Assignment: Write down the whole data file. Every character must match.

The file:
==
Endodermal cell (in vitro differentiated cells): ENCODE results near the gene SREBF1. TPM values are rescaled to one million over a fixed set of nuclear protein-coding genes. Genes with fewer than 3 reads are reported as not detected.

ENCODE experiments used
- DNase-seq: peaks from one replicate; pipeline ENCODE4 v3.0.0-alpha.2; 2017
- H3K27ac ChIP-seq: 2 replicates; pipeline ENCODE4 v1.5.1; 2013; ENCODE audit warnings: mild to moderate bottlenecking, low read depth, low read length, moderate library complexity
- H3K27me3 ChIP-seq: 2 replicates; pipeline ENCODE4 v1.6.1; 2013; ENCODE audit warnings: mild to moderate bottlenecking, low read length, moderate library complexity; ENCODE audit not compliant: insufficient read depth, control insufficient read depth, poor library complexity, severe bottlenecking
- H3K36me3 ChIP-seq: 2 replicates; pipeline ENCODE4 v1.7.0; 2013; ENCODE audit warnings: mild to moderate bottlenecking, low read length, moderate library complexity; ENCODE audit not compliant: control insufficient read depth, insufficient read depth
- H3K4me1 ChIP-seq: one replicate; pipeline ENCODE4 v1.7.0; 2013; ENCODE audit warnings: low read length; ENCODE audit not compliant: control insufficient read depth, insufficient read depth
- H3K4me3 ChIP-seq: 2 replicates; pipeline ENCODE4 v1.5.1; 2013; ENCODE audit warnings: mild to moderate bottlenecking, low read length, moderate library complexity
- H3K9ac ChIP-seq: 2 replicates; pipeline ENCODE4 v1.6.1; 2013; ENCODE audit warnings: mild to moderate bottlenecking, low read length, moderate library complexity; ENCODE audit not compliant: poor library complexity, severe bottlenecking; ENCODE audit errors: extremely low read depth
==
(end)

Endodermal cell (in vitro differentiated cells): ENCODE results near the gene SREBF1. TPM values are rescaled to one million over a fixed set of nuclear protein-coding genes. Genes with fewer than 3 reads are reported as not detected.

ENCODE experiments used
- DNase-seq: peaks from one replicate; pipeline ENCODE4 v3.0.0-alpha.2; 2017
- H3K27ac ChIP-seq: 2 replicates; pipeline ENCODE4 v1.5.1; 2013; ENCODE audit warnings: mild to moderate bottlenecking, low read depth, low read length, moderate library complexity
- H3K27me3 ChIP-seq: 2 replicates; pipeline ENCODE4 v1.6.1; 2013; ENCODE audit warnings: mild to moderate bottlenecking, low read length, moderate library complexity; ENCODE audit not compliant: insufficient read depth, control insufficient read depth, poor library complexity, severe bottlenecking
- H3K36me3 ChIP-seq: 2 replicates; pipeline ENCODE4 v1.7.0; 2013; ENCODE audit warnings: mild to moderate bottlenecking, low read length, moderate library complexity; ENCODE audit not compliant: control insufficient read depth, insufficient read depth
- H3K4me1 ChIP-seq: one replicate; pipeline ENCODE4 v1.7.0; 2013; ENCODE audit warnings: low read length; ENCODE audit not compliant: control insufficient read depth, insufficient read depth
- H3K4me3 ChIP-seq: 2 replicates; pipeline ENCODE4 v1.5.1; 2013; ENCODE audit warnings: mild to moderate bottlenecking, low read length, moderate library complexity
- H3K9ac ChIP-seq: 2 replicates; pipeline ENCODE4 v1.6.1; 2013; ENCODE audit warnings: mild to moderate bottlenecking, low read length, moderate library complexity; ENCODE audit not compliant: poor library complexity, severe bottlenecking; ENCODE audit errors: extremely low read depth